Massive action (10x)

I’ve started to read a book about the 10x rule. The author has a good point in saying that we often underestimate the effort which is needed to achieve a certain result. We then give up, frustrated, believing the result is not achievable.

Dating certainly feels that way. There are lots of “duds”. Dates which don’t develop. Girls which don’t write back. An initial great connection, and then something happening and things falling apart. (By the way, sometimes this is due to attachment styles – things fall apart BECAUSE they are going great! People become triggered by too much closeness, and enact self-defeating “protective” behavior).

I’ve decided to try the rule of the author out in a situation I’m dealing with currently (I need tax advice for a certain situation for dealing with a US customer).

A trade organisation provided me with a list of tax consulting companies, which might be helpful.

Initially, I cherry-picked the companies which I thought might be a good fit. I called, and was most frequently told that I should write an email. In many cases I only reached an automated answering machine.

This was not working.

So I decided to try the 10x rule. I decided to write to ALL of these companies.

Here are the results, broken down by numbers (percentages rounded):

  • Total number of companies I contacted: 23 (100 %)
  • broken e-Mail addresses: 1 (4 %)
  • automatic out of office replies: 4 (17 %)
  • outright rejections: 1 (4 %)
  • forwarded to other person: 2 ( 9 %)
  • outrageous pricing: 1 ( 4 %) (NB: no advice)
  • emails with useful advice: 3 ( 13 %)
  • email with wrong advice: 1 (4 %)
  • no (immediate) replies: 10 (44 %)

Looks a bit like dating, doesn’t it 🙂 (Mostly no replies, the odd golddigger thrown in)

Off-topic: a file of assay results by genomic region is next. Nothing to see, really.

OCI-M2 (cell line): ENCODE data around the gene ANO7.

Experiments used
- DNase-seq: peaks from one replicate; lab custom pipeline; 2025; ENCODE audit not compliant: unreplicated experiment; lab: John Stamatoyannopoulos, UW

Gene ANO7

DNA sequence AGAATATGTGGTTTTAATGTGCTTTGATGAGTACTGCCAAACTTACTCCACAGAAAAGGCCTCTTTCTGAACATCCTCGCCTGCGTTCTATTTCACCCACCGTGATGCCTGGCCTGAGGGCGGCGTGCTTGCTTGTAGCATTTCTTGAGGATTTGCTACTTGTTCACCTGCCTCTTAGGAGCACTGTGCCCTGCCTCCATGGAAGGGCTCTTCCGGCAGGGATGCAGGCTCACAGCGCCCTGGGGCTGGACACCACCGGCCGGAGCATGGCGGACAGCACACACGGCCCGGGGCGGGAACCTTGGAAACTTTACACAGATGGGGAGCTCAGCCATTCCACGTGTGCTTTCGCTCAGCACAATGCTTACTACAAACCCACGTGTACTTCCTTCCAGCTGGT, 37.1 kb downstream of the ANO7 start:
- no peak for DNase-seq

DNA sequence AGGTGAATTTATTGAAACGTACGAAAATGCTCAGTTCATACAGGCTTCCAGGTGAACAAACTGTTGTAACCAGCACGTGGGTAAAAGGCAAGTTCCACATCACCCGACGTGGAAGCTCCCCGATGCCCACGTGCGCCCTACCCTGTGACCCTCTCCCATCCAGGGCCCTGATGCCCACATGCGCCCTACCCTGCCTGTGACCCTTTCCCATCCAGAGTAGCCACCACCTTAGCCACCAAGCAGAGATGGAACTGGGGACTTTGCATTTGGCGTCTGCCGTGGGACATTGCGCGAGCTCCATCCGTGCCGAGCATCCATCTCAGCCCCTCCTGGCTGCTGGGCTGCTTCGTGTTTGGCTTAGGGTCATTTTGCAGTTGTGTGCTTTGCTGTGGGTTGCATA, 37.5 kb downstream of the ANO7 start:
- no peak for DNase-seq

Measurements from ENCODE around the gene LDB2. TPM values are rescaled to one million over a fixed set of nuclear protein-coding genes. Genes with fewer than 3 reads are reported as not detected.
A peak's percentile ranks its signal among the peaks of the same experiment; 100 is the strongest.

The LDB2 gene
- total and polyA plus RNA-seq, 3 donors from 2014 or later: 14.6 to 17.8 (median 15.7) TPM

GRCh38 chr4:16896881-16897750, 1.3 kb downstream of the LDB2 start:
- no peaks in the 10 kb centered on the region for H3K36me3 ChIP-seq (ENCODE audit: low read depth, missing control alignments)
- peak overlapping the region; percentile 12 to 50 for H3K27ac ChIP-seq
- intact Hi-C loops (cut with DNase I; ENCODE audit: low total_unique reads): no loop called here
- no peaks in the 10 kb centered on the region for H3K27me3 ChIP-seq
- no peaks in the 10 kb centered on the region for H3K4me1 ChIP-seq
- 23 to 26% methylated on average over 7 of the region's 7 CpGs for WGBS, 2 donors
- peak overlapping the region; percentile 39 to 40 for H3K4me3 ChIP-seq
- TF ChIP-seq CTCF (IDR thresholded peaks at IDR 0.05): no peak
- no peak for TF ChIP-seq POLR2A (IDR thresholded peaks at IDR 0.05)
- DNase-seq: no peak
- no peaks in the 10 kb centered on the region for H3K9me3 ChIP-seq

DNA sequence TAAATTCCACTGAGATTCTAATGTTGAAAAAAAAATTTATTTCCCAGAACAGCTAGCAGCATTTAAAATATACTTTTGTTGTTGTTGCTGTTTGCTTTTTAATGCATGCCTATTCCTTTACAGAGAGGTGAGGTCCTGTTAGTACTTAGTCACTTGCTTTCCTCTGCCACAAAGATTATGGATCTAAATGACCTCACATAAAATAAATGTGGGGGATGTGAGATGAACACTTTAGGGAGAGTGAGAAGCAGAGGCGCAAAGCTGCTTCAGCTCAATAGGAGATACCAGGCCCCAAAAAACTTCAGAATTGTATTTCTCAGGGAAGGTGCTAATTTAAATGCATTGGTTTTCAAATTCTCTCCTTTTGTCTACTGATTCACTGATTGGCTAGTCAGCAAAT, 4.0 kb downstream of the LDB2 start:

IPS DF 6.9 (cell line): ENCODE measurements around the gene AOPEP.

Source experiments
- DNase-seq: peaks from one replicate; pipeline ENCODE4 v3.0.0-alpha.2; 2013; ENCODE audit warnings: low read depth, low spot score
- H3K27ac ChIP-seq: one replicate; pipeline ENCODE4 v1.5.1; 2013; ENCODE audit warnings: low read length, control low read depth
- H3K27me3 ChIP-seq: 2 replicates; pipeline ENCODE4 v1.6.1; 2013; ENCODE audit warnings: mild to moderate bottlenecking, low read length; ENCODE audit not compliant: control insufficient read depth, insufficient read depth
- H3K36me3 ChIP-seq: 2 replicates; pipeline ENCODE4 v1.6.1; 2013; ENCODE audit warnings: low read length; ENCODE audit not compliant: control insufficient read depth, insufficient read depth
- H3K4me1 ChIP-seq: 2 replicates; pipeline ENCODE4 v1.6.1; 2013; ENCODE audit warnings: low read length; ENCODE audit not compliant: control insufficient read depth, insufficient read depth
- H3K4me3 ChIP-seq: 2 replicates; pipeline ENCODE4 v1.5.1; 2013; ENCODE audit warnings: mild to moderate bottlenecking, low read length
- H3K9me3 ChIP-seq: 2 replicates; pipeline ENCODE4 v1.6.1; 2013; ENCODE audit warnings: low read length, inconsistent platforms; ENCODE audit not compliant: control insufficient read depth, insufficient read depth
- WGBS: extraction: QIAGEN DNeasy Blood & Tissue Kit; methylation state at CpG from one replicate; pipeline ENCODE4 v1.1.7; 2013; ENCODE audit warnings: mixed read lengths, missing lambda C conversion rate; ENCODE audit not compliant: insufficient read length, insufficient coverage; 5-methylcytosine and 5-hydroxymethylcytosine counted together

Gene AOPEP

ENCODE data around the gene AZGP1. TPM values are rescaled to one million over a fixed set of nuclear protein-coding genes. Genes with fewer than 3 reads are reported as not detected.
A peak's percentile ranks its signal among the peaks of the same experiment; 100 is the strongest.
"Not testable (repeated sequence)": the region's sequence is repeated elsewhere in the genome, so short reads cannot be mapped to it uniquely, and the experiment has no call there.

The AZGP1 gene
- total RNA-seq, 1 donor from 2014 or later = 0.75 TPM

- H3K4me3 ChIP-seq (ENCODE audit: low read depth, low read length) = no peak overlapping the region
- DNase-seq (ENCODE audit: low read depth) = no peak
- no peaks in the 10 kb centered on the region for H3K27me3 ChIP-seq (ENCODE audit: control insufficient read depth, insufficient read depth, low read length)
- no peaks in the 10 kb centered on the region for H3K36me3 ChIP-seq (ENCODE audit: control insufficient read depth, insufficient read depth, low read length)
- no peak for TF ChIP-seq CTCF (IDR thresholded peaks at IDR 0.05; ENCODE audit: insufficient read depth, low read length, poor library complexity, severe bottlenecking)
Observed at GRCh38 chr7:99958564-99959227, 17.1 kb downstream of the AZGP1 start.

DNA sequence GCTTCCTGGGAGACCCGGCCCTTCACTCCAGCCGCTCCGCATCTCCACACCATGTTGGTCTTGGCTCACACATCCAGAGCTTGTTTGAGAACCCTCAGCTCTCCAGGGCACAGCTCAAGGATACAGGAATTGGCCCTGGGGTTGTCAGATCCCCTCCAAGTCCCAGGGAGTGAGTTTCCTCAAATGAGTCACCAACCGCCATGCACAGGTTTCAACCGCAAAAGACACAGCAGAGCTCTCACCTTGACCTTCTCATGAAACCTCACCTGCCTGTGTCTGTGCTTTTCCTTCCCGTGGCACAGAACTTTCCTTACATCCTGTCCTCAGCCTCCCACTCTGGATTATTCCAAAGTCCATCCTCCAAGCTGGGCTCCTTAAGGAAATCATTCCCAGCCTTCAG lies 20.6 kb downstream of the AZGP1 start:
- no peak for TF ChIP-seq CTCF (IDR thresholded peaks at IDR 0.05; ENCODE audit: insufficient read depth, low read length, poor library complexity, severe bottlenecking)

The hourly rates varied from USD 500 as a flat fee, to USD 1.120 per hour (for a partner, charged at the standard rate). At these hourly rates an estimate between USD 2000 to USD 3000 is understandable, sadly this would be the entire margin of the project.

Some of the companies provided useful advice, some even without offering an hourly rate / trying to sell me more services.

Interestingly, the advice varied a little, as will real results in dating.

Only 13 % of the replies were directly useful to me. Quite likely, I will be able to act on that information, without having to take on additional advice.

I declare this initial test of the 10x rule a success. It didn’t cost me much time to implement it. I would have even be able to delegate it (copy & paste, and changing the names).

I got feedback from “the system” much quicker than if I would not have tried this approach – and I probably would have wasted much more time trying to reach selected companies, and phoning them up again and again.

This way I can also quickly select from the “winners” who give me some value immediately, and stop chasing the “duds”. In the future, if I need tax advice, I can go to these companies which reacted quickly, and provided some initial value already. (NB: also a good thing to keep in mind for myself as an entrepreneur – always provide some value in the answer).

“If you want to increase your success rate, double your failure rate.” – Thomas Watson Jr.

Photo by Kamil Pietrzak on Unsplash

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